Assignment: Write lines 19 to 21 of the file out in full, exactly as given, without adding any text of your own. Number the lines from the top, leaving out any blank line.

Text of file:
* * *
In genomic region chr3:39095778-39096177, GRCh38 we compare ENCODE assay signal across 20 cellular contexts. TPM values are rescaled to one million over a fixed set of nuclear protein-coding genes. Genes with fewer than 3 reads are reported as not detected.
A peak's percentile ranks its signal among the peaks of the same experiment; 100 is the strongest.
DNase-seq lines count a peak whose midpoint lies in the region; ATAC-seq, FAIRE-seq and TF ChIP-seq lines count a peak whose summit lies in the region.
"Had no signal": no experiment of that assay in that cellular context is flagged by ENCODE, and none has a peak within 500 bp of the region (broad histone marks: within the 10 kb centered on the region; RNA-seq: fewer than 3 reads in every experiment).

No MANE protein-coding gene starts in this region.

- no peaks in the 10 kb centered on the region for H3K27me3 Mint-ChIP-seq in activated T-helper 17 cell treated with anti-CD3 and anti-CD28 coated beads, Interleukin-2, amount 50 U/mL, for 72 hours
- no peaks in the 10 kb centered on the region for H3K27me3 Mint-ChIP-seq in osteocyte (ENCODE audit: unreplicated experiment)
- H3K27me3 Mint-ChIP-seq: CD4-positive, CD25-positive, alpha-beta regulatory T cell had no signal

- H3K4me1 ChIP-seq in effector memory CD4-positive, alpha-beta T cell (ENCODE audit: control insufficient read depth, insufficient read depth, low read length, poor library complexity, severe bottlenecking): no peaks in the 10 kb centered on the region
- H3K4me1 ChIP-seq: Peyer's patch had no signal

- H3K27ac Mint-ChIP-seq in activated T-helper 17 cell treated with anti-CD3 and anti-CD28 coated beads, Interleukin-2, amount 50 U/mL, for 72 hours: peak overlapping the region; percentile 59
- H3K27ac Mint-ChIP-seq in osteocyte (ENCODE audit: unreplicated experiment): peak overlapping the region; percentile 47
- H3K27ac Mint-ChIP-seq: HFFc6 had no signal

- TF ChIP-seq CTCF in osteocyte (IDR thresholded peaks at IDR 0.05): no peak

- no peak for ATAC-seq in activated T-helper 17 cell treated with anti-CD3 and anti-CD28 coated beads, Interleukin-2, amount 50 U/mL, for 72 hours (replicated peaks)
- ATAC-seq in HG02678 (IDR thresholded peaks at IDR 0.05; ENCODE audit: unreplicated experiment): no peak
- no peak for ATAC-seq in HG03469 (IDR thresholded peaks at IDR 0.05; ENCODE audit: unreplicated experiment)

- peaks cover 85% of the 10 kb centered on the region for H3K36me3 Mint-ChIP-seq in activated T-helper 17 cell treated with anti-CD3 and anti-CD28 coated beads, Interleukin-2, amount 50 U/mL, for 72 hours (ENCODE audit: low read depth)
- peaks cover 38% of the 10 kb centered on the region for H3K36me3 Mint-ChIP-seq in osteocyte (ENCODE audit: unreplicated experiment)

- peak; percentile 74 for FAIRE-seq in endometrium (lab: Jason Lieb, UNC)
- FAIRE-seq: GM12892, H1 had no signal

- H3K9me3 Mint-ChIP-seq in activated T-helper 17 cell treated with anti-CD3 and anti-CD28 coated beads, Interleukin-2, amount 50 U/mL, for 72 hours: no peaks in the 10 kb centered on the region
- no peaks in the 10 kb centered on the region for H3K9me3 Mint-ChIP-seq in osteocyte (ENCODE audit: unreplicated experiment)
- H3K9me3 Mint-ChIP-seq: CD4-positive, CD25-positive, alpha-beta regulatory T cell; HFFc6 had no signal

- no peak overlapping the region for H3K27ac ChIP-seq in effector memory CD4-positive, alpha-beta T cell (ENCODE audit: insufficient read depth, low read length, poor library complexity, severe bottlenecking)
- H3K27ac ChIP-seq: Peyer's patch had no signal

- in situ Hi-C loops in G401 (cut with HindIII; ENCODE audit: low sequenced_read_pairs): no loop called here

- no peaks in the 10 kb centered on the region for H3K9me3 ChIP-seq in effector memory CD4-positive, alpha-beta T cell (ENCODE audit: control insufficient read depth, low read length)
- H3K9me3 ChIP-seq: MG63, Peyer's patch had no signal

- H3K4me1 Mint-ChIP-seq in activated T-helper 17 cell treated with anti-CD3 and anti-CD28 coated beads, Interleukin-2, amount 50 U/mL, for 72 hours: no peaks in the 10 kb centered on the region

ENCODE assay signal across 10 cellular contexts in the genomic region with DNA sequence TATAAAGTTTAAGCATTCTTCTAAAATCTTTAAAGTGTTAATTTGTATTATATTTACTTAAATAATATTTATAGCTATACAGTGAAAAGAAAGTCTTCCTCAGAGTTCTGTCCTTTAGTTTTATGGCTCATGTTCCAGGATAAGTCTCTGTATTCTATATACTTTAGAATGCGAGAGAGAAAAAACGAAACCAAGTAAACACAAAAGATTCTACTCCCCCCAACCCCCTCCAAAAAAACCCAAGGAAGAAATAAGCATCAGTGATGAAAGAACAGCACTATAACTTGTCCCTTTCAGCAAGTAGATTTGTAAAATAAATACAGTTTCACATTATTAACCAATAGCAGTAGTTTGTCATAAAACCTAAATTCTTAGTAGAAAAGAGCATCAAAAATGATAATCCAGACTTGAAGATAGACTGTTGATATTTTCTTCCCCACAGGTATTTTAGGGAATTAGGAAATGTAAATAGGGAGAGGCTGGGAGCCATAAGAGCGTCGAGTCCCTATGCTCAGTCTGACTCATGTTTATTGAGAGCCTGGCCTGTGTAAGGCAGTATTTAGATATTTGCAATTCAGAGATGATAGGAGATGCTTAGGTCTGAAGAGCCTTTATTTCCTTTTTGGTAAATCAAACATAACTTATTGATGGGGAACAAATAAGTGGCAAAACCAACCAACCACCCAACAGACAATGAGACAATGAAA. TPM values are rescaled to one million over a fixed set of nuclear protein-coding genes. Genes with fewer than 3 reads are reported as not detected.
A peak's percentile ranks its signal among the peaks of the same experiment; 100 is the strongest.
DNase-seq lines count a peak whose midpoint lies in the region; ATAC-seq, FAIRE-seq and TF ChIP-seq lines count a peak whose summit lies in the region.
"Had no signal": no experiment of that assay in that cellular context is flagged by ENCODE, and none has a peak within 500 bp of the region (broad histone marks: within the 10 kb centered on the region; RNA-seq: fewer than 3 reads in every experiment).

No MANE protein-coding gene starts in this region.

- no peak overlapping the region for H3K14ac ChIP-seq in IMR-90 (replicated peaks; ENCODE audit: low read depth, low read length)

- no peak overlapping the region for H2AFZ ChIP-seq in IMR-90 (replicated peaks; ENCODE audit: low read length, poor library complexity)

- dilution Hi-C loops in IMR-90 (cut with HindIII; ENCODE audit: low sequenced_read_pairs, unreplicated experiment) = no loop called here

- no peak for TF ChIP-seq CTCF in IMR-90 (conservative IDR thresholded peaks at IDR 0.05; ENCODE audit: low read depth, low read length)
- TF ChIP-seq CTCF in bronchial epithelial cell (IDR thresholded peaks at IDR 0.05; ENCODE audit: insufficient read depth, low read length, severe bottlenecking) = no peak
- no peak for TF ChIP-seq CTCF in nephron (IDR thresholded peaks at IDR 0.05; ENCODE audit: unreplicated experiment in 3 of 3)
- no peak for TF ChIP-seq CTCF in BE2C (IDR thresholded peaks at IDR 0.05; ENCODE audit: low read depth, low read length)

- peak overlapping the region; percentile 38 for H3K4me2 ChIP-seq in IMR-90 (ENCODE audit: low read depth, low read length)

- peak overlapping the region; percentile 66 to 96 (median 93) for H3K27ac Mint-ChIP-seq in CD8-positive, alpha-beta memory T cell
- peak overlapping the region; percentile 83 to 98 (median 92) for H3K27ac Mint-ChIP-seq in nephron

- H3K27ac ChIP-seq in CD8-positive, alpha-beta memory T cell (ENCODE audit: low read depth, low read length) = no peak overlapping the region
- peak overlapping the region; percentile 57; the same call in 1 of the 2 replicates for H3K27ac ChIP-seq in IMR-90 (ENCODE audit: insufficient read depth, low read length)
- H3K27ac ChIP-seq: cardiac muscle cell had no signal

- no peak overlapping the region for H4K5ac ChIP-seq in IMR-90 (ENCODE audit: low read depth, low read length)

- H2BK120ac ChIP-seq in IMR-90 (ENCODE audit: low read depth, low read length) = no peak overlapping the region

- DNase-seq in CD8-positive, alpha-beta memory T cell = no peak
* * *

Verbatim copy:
- peaks cover 38% of the 10 kb centered on the region for H3K36me3 Mint-ChIP-seq in osteocyte (ENCODE audit: unreplicated experiment)

- peak; percentile 74 for FAIRE-seq in endometrium (lab: Jason Lieb, UNC)
- FAIRE-seq: GM12892, H1 had no signal